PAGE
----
BKMT READING GUIDES

The Visitor
by Maeve Brennan

Published: 2001-11
Paperback : 96 pages
0 members reading this now
1 club reading this now
0 members have read this book
This previously unpublished novella by the late Maeve Brennan is "an astonishing miniature masterpiece. [It] will stay with the reader forever."-Nuala O'Faolain.

Maeve Brennan has been called one of the best Irish writers of stories since Joyce, and with The Visitor her oeuvre is ...

No other editions available.
Add to Club Selections
Add to Possible Club Selections
Add to My Personal Queue
Jump to

Introduction

This previously unpublished novella by the late Maeve Brennan is "an astonishing miniature masterpiece. [It] will stay with the reader forever."-Nuala O'Faolain.

Maeve Brennan has been called one of the best Irish writers of stories since Joyce, and with The Visitor her oeuvre is immeasurably deepened and broadened. Written in the mid-1940s, it is a story of Dublin and of the unkind, ungenerous, emotionally distant side of the Irish temper. This haunting novella stands with her greatest short stories.

New Yorker writer Maeve Brennan delivered a posthumous one-two with her biting collections The Springs of Affection and The Rose Garden. Now comes The Visitor, a previously unpublished novella written in the 1940s. In Brennan's stories, something quietly horrid has always just happened, or is just about to happen, or both. In The Visitor, it seems to be both. Twenty-two-year-old Anastasia King returns to Dublin after living with her mother in Paris for the past six years. The two left behind Anastasia's father and his fierce old mother. It is to this scary granny that Anastasia returns, now that her mother and father have died. But she is met by an implacable rage: Mrs. King has determined not to forgive Anastasia for deserting the family. Brennan sketches in this woman's nastiness in just a few lines. Typically, she writes around her character, rather than tackling her head on: "Mrs. King came into the room in silence. She sat down without speaking, arranging her long black skirt about her long-hidden, unimaginable knees, and examining the tea tray with a critical eye." It is clear that while Anastasia thinks she has come home to stay, she is a mere visitor, and an unwelcome one at that.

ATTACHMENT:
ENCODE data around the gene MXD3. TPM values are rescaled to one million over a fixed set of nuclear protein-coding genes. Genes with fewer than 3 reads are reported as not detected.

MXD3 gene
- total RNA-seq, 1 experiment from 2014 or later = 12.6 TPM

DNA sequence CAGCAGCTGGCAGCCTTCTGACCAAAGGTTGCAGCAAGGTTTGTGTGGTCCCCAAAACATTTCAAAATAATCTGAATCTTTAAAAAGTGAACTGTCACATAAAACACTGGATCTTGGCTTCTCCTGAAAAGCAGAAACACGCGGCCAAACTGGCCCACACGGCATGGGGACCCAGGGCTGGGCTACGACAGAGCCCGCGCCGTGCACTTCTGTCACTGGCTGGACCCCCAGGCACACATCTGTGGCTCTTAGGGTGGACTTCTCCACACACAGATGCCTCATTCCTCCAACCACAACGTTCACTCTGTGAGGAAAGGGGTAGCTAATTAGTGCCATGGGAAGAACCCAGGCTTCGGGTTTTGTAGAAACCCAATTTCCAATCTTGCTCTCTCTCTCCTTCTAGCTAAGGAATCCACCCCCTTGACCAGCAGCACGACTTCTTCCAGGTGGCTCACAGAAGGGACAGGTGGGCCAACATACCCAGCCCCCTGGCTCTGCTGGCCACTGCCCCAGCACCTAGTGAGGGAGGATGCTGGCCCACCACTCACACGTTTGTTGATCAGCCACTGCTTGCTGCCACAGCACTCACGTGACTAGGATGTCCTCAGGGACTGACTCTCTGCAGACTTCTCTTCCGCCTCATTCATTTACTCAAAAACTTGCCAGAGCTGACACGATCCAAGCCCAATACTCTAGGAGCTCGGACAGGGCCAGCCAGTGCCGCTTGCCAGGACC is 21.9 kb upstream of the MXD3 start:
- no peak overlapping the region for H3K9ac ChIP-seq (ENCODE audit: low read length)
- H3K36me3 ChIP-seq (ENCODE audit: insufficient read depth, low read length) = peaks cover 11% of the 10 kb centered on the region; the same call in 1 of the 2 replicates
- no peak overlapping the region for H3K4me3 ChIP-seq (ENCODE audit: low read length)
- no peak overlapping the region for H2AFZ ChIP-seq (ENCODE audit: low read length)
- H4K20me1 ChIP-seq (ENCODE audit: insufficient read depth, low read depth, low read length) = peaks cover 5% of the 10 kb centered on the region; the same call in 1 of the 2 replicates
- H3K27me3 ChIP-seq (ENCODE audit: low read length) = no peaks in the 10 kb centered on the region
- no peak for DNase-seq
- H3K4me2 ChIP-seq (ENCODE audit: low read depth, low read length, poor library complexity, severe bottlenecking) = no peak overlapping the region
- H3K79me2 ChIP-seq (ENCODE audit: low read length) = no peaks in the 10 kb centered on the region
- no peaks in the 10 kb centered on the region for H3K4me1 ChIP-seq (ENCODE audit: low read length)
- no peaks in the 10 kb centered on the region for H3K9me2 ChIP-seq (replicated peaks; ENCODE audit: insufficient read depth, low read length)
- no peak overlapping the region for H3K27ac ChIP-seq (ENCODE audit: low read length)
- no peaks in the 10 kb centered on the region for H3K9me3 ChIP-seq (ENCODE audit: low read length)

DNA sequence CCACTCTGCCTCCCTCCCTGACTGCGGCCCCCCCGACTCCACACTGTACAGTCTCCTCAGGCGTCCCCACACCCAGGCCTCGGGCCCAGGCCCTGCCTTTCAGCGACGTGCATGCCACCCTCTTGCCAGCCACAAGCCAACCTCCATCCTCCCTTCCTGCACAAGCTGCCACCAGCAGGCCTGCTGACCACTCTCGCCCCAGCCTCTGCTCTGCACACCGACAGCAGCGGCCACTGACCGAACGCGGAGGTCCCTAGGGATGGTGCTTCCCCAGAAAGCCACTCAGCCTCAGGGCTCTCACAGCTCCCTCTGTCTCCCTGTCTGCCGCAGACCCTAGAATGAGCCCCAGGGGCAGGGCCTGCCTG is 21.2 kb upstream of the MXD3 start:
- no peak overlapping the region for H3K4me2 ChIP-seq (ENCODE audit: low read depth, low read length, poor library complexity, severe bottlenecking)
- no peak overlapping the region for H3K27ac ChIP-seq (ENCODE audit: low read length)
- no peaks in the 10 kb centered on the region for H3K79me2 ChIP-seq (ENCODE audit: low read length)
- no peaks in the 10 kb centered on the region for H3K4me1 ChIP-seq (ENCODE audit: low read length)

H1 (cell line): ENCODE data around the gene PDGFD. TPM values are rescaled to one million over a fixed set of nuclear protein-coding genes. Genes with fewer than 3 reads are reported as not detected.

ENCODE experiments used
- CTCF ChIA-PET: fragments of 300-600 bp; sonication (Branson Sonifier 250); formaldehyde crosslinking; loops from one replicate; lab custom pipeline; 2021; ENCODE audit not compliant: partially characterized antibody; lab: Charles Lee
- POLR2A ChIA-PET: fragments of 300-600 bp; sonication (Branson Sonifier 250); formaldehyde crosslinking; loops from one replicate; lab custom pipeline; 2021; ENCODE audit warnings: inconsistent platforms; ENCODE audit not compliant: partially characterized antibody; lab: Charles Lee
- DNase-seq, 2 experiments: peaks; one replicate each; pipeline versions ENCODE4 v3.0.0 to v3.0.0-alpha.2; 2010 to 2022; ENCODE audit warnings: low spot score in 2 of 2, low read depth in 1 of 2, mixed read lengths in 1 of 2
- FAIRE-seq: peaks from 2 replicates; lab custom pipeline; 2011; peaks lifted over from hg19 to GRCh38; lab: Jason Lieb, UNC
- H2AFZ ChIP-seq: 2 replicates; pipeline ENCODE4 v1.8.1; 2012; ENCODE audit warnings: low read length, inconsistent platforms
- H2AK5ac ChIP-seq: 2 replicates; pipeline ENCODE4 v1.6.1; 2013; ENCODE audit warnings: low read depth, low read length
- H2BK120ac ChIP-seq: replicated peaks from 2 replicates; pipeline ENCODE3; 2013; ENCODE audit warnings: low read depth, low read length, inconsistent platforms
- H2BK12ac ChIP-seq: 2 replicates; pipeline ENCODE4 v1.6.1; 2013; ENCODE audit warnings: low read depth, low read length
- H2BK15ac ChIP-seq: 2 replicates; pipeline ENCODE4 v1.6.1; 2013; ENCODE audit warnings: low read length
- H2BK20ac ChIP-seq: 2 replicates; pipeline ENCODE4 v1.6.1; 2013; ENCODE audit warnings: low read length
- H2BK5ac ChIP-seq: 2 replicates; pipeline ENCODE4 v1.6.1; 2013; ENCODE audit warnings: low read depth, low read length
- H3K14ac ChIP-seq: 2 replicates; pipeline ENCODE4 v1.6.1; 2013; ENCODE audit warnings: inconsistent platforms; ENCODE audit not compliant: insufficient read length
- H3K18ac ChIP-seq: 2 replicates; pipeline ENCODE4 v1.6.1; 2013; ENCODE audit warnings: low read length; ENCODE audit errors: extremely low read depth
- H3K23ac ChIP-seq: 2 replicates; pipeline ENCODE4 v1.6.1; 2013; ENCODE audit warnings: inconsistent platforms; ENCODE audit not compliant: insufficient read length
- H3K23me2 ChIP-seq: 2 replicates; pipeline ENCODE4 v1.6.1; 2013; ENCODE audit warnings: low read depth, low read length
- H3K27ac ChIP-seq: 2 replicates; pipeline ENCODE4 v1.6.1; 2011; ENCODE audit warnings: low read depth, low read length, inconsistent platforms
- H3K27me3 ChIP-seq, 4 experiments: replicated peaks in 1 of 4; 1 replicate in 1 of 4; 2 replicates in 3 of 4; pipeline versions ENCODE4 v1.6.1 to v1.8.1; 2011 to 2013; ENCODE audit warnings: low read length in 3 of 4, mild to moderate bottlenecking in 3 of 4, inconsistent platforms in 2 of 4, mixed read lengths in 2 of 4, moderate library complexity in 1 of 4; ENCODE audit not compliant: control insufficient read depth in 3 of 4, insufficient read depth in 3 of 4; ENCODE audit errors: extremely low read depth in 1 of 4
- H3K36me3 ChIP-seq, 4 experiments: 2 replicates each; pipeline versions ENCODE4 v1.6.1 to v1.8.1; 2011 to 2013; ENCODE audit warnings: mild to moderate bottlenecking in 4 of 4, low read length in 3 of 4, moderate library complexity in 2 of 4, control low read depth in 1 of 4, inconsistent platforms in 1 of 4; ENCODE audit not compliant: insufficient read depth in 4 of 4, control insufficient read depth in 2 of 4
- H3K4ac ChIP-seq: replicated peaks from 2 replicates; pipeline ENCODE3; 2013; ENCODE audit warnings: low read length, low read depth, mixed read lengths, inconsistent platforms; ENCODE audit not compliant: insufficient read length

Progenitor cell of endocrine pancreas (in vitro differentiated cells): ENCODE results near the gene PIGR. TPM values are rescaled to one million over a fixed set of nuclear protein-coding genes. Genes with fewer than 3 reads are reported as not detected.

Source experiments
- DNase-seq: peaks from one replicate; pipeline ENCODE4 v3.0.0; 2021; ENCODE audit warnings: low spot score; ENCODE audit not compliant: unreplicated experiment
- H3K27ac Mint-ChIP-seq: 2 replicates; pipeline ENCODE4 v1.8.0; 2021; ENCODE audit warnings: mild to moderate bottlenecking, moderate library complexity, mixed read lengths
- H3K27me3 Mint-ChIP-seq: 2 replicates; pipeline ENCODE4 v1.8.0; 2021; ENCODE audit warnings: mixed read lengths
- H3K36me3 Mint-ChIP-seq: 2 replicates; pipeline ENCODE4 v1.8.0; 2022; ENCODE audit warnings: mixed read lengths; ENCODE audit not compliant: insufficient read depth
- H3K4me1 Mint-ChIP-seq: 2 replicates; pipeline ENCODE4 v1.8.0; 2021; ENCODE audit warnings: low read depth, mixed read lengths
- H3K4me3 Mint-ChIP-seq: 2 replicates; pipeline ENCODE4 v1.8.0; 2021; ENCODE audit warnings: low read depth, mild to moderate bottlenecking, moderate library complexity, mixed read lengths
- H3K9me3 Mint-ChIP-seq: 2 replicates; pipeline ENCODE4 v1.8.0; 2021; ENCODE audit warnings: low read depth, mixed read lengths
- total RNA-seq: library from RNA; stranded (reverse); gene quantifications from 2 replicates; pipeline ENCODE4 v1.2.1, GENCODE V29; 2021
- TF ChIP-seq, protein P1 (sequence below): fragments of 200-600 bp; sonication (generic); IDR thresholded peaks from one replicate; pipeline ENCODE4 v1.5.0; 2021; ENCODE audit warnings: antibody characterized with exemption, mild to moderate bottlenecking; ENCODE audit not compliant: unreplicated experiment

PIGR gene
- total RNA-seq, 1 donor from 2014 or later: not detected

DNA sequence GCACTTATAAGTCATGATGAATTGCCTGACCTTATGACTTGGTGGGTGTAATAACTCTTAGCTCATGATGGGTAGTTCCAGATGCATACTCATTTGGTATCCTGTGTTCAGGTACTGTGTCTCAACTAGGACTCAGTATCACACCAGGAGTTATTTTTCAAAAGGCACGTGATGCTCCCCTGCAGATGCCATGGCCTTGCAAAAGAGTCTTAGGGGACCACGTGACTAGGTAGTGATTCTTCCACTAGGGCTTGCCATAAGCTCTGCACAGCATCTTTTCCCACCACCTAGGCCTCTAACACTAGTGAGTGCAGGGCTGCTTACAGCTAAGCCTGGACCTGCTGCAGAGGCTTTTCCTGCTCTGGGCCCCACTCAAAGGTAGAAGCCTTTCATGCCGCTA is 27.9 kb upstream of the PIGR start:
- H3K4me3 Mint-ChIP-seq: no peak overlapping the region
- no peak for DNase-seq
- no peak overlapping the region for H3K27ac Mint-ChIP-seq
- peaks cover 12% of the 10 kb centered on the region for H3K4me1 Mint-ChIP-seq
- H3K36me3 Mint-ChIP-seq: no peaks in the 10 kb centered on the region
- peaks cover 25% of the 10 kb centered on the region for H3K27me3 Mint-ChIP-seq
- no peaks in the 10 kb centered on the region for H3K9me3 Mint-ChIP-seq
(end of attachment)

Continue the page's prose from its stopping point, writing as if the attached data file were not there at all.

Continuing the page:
Few writers so delicately and cruelly parse their countrymen; Brennan wickedly lays bare the malicious repression of the Irish. Even as she satirizes her sanctimonious people, she makes us know that the pain they inflict and feel is real. All this witty psychologizing is done with a minimum of characters and plot. The Visitor reads like an Elizabeth Bowen novel without all those words, or like Washington Square with jokes. Brennan even provides what might be called poetry, if that word weren't so cheap: a statue of the Virgin Mary has a "pale and averted face, sweet and moodless." The Visitor makes its departure all too quickly. --Claire Dederer

Editorial Review

No editorial review at this time.

Excerpt

No Excerpt Currently Available

Discussion Questions

No discussion questions at this time.

Notes From the Author to the Bookclub

No notes at this time.

Book Club Recommendations

Member Reviews

Overall rating:
 
There are no user reviews at this time.
Rate this book
MEMBER LOGIN
Remember me
BECOME A MEMBER it's free

Join the leading website for book clubs with over 35,000 clubs and 20,000 reading guides.

SEARCH OUR READING GUIDES Search
Search
FEATURED EVENTS
PAST AUTHOR CHATS
JOIN OUR MAILING LIST

Get free weekly updates on top club picks, book giveaways, author events and more
Please wait...